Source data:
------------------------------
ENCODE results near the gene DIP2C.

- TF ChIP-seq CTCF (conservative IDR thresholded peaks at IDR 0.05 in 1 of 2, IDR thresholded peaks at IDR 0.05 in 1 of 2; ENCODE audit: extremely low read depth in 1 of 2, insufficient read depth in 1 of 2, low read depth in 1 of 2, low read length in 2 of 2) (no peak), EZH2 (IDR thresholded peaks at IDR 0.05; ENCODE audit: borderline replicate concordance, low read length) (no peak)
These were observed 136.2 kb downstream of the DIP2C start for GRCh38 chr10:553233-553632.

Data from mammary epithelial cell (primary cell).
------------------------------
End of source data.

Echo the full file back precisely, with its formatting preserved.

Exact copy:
ENCODE results near the gene DIP2C.

- TF ChIP-seq CTCF (conservative IDR thresholded peaks at IDR 0.05 in 1 of 2, IDR thresholded peaks at IDR 0.05 in 1 of 2; ENCODE audit: extremely low read depth in 1 of 2, insufficient read depth in 1 of 2, low read depth in 1 of 2, low read length in 2 of 2) (no peak), EZH2 (IDR thresholded peaks at IDR 0.05; ENCODE audit: borderline replicate concordance, low read length) (no peak)
These were observed 136.2 kb downstream of the DIP2C start for GRCh38 chr10:553233-553632.

Data from mammary epithelial cell (primary cell).